It is also worth mentioning that if you rack up the hours scanning terfy twitter replies, it doesn’t take long to come across the sentiment that trans people should be required to be sterile/sterilised before they can be socially and legally recognised as their gender. Personally I suspect this is a sort of test tactic, to theoretically weed out any trans people who object to this as being somehow less committed to their transess - I’m basing this on the general averseness from terf types of ever giving trans people the right to easily change their gender markers and so on. I fear that people are being convinced by groups like LGB Alliance to fear for these ‘poor, deluded children’ who are being harmfully misguided into a treatment that leaves them infertile, when in actuality the true end goal of such groups is the extinction of trans people - our fertility is ultimately irrelevant.
I’d also like to explain for anyone who has been mildly concerned by the idea of permanent puberty blocker side-effects, that the concern in itself is transphobic. It values cis bodies over trans ones, and insists that being or looking somehow transgender is a terrible fate. Trans big brain Julia Serano has well articulated this subtle hostility. She notes the concern as being demonstrative of an underlying assumption that all of the children who seek transition are actually cis and just need a stern talking to; there is zero recognition of the potential that some of these kids are genuinely trans, and that pushing them away from blockers will have catastrophic results, both physically and mentally. Serano notes the insulting hypocrisy in these fears:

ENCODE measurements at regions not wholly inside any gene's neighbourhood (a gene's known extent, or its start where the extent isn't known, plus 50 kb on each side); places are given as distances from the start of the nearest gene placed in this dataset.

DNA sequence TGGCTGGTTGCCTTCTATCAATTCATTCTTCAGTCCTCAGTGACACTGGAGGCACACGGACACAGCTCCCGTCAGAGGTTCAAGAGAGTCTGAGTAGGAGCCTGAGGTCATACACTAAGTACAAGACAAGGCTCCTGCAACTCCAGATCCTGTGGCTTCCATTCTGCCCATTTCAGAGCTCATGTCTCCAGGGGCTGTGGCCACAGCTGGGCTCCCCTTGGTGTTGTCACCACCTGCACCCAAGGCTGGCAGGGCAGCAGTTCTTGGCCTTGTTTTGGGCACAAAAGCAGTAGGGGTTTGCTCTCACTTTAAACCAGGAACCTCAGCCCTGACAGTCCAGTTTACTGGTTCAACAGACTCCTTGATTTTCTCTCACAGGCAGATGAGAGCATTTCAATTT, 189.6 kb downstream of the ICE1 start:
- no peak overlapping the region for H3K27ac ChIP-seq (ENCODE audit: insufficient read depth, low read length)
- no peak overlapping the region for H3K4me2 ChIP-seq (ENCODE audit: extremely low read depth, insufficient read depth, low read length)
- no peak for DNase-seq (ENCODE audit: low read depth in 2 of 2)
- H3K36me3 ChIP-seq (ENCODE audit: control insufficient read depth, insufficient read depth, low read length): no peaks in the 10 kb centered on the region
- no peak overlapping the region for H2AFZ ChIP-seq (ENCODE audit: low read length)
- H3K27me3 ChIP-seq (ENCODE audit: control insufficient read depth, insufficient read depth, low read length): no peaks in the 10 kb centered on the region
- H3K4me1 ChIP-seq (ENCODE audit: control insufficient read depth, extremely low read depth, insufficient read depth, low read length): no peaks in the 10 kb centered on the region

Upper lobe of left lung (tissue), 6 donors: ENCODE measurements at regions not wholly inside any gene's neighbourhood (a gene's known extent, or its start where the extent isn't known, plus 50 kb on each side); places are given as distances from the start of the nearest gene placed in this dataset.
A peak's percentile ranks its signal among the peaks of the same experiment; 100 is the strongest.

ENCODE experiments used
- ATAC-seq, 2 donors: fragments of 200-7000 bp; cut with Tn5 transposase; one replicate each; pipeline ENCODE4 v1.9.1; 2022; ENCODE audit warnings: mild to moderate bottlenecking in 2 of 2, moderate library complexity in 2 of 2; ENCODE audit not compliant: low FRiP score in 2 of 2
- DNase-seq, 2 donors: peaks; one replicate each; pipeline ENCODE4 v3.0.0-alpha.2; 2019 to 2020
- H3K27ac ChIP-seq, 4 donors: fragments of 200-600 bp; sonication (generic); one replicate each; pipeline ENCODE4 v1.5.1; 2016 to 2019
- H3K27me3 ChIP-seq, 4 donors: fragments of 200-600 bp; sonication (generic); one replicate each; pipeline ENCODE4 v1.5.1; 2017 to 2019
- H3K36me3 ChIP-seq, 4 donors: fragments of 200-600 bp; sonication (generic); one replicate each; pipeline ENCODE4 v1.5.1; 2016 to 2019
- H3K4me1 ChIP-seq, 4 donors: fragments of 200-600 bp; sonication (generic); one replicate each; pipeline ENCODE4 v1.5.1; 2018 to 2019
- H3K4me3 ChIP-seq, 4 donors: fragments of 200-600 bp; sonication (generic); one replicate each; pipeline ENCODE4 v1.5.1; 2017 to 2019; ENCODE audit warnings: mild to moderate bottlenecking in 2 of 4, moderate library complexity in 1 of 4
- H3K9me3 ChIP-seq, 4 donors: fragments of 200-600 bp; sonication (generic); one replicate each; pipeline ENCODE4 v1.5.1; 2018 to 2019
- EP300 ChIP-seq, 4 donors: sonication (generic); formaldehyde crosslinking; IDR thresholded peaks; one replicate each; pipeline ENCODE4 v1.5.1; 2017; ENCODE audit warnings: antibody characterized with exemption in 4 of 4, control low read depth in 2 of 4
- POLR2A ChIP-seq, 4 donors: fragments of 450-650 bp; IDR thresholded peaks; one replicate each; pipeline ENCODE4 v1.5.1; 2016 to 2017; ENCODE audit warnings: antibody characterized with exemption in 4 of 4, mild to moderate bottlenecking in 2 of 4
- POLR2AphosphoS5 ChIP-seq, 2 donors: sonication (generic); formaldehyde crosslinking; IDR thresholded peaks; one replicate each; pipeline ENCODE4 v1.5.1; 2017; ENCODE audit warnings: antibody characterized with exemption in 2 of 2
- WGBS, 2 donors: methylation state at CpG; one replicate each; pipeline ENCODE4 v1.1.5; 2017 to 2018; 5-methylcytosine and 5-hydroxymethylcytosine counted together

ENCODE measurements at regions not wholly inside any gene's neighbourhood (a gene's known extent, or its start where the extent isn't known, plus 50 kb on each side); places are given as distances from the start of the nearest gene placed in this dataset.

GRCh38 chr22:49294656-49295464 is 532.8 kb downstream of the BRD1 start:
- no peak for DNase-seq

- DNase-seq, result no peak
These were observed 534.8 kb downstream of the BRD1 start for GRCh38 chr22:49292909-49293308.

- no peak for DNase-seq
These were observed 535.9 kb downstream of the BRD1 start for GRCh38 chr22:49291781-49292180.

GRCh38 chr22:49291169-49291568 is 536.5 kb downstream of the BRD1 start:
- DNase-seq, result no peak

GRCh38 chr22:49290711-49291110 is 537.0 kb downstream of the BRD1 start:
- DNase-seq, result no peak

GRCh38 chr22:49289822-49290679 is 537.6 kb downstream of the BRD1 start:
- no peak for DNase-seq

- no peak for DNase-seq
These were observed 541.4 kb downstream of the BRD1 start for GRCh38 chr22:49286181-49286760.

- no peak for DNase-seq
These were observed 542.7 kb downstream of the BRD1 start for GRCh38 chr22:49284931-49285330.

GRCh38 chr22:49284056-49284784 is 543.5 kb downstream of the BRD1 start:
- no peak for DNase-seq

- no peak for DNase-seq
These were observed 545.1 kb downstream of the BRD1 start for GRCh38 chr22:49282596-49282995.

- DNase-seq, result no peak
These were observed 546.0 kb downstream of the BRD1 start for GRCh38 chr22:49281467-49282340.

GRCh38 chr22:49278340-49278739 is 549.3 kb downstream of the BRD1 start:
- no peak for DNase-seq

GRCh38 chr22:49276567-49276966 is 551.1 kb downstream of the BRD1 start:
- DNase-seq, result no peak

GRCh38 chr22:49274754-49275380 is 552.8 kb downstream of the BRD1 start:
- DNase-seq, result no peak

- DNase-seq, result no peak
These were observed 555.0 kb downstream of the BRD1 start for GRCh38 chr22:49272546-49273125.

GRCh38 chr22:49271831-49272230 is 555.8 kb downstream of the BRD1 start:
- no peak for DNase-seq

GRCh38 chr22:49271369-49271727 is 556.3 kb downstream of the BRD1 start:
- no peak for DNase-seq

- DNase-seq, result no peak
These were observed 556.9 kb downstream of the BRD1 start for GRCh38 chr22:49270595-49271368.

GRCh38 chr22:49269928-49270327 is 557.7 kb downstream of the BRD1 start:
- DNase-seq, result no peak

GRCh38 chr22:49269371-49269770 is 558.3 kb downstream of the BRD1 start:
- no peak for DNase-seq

“... consider a cisgender girl who has always been happy with her assigned gender. Then suddenly, at the age of nine or ten (as she is entering puberty), her body shows signs of masculinization, and doctors confirm that this is due to her body producing testosterone (for the record, this is not a hypothetical situation for some intersex children). If this child was horrified about these potential unwanted changes, and asked for hormonal intervention (which the doctor confirmed would be safe and effective), would you respect her decision and allow her to proceed with it? Or would you dismiss her wishes on account of her lack of maturity, and insist that she just deal with the testosterone until she is eighteen and capable of making an adult decision?”